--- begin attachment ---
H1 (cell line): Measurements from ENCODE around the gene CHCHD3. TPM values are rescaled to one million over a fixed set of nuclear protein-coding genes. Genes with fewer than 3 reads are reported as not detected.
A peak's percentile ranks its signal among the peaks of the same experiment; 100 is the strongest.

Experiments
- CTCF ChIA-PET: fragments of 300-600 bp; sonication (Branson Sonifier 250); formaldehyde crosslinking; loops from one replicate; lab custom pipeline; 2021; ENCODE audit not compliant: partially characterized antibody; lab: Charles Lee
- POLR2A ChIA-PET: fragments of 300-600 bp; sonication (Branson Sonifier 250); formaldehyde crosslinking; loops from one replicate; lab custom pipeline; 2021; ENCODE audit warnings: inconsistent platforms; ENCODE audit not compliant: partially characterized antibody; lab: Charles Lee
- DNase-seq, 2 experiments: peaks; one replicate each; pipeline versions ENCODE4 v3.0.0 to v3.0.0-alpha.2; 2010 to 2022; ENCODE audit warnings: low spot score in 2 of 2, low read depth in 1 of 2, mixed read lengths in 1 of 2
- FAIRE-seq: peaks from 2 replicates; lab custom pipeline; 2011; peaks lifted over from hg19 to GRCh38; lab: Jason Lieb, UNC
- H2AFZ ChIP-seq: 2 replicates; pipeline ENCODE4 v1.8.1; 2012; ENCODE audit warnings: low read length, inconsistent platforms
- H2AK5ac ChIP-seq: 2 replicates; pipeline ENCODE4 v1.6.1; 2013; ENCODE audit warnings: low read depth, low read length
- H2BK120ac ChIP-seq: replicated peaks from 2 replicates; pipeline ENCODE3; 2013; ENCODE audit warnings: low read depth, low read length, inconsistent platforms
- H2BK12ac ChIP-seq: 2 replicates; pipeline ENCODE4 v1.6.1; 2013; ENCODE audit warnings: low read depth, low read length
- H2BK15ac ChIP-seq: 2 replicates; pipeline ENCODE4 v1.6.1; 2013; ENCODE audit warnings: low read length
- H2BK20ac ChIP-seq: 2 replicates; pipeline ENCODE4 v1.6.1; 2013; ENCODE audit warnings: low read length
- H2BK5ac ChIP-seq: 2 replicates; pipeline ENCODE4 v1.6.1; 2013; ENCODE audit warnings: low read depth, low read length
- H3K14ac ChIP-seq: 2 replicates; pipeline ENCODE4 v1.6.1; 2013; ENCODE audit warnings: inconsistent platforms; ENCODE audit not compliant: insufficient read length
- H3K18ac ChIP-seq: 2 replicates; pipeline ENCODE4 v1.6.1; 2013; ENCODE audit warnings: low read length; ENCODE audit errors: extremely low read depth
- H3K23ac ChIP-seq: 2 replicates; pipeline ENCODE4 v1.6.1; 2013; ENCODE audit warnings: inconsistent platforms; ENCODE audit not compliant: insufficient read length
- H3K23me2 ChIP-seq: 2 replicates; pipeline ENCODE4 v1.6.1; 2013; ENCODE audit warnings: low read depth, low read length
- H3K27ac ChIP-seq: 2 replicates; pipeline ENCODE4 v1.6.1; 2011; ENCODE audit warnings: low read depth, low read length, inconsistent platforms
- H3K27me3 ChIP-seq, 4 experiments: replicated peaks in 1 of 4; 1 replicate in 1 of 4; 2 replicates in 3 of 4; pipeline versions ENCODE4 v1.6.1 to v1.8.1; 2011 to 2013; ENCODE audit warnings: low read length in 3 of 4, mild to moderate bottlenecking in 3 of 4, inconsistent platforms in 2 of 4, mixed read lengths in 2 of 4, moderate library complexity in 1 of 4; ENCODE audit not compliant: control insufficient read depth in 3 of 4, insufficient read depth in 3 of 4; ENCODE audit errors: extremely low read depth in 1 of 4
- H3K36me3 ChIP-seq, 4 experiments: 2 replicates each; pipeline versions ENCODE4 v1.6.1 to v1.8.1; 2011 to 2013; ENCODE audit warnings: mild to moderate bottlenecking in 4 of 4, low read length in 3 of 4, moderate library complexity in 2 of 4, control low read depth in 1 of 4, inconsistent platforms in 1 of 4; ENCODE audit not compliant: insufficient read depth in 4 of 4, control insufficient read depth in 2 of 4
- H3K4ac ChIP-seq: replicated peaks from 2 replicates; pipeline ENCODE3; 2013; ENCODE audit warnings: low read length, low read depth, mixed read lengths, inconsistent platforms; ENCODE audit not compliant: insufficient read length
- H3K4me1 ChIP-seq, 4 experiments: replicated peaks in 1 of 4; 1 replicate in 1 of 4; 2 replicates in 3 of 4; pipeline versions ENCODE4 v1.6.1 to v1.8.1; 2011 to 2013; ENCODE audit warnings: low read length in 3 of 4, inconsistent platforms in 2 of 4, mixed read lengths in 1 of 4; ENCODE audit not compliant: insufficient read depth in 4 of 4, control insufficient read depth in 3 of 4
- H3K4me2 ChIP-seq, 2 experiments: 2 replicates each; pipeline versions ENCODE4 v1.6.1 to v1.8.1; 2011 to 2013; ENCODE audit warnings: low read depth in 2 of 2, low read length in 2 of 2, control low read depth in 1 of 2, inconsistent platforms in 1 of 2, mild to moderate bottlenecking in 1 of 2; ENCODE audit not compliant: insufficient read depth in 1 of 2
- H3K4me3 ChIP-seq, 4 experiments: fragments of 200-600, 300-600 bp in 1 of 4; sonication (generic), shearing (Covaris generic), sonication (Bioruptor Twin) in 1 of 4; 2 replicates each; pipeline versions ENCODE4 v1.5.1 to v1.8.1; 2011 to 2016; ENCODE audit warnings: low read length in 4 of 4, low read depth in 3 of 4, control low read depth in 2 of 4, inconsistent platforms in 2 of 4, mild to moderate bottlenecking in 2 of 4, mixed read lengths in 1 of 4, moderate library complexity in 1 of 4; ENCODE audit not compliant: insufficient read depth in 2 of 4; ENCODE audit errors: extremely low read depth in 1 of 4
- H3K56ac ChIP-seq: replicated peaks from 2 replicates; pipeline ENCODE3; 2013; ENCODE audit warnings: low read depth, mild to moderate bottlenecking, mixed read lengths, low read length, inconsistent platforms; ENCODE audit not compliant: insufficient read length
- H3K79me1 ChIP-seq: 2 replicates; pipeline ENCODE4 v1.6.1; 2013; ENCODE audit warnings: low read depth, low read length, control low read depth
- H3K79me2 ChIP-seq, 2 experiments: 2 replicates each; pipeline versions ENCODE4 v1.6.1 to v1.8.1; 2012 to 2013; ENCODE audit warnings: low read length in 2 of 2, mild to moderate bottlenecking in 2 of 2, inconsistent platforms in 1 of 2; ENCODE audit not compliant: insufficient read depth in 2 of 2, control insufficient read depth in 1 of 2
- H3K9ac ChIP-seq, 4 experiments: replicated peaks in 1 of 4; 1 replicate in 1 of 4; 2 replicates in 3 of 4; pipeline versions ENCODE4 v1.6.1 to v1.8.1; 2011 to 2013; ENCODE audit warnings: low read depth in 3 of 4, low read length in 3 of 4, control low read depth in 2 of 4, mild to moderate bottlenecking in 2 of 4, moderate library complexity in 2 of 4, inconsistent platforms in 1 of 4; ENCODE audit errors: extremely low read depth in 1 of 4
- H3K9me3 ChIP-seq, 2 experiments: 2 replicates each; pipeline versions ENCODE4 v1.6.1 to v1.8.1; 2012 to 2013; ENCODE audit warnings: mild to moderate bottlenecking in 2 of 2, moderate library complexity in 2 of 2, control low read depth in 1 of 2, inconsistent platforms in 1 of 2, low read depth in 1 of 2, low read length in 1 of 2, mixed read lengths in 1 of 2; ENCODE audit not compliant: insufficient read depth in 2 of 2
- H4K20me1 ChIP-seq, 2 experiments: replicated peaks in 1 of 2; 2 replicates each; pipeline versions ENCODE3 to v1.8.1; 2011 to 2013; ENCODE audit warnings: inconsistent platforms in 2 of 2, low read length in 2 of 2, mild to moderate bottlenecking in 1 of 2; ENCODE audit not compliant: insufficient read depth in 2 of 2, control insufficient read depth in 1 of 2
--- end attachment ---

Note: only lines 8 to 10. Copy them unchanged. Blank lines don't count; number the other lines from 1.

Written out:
- H2AFZ ChIP-seq: 2 replicates; pipeline ENCODE4 v1.8.1; 2012; ENCODE audit warnings: low read length, inconsistent platforms
- H2AK5ac ChIP-seq: 2 replicates; pipeline ENCODE4 v1.6.1; 2013; ENCODE audit warnings: low read depth, low read length
- H2BK120ac ChIP-seq: replicated peaks from 2 replicates; pipeline ENCODE3; 2013; ENCODE audit warnings: low read depth, low read length, inconsistent platforms